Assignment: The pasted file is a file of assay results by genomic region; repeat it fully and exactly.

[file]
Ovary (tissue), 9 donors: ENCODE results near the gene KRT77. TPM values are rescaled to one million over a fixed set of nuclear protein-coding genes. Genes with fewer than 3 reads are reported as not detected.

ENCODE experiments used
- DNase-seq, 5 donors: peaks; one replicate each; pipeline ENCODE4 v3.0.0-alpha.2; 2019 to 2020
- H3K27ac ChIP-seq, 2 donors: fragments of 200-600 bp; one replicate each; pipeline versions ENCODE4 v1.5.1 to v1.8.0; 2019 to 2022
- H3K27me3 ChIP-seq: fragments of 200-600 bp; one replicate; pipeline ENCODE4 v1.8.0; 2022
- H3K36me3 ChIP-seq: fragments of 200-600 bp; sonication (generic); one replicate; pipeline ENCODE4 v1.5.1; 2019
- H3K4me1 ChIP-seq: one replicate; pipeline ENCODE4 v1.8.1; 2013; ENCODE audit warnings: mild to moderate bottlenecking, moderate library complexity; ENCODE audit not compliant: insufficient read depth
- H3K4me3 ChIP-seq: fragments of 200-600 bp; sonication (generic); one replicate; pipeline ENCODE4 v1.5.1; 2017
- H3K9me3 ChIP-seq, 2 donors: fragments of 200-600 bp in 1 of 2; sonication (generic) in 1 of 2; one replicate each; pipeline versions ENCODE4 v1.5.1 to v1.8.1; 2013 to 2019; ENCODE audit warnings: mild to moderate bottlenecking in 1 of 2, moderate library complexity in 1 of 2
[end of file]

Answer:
Ovary (tissue), 9 donors: ENCODE results near the gene KRT77. TPM values are rescaled to one million over a fixed set of nuclear protein-coding genes. Genes with fewer than 3 reads are reported as not detected.

ENCODE experiments used
- DNase-seq, 5 donors: peaks; one replicate each; pipeline ENCODE4 v3.0.0-alpha.2; 2019 to 2020
- H3K27ac ChIP-seq, 2 donors: fragments of 200-600 bp; one replicate each; pipeline versions ENCODE4 v1.5.1 to v1.8.0; 2019 to 2022
- H3K27me3 ChIP-seq: fragments of 200-600 bp; one replicate; pipeline ENCODE4 v1.8.0; 2022
- H3K36me3 ChIP-seq: fragments of 200-600 bp; sonication (generic); one replicate; pipeline ENCODE4 v1.5.1; 2019
- H3K4me1 ChIP-seq: one replicate; pipeline ENCODE4 v1.8.1; 2013; ENCODE audit warnings: mild to moderate bottlenecking, moderate library complexity; ENCODE audit not compliant: insufficient read depth
- H3K4me3 ChIP-seq: fragments of 200-600 bp; sonication (generic); one replicate; pipeline ENCODE4 v1.5.1; 2017
- H3K9me3 ChIP-seq, 2 donors: fragments of 200-600 bp in 1 of 2; sonication (generic) in 1 of 2; one replicate each; pipeline versions ENCODE4 v1.5.1 to v1.8.1; 2013 to 2019; ENCODE audit warnings: mild to moderate bottlenecking in 1 of 2, moderate library complexity in 1 of 2